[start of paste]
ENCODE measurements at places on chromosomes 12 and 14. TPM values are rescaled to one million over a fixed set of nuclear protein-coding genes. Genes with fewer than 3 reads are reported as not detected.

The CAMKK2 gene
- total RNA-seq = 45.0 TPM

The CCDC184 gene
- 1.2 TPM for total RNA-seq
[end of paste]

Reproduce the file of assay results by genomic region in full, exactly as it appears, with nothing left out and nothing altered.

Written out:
ENCODE measurements at places on chromosomes 12 and 14. TPM values are rescaled to one million over a fixed set of nuclear protein-coding genes. Genes with fewer than 3 reads are reported as not detected.

The CAMKK2 gene
- total RNA-seq = 45.0 TPM

The CCDC184 gene
- 1.2 TPM for total RNA-seq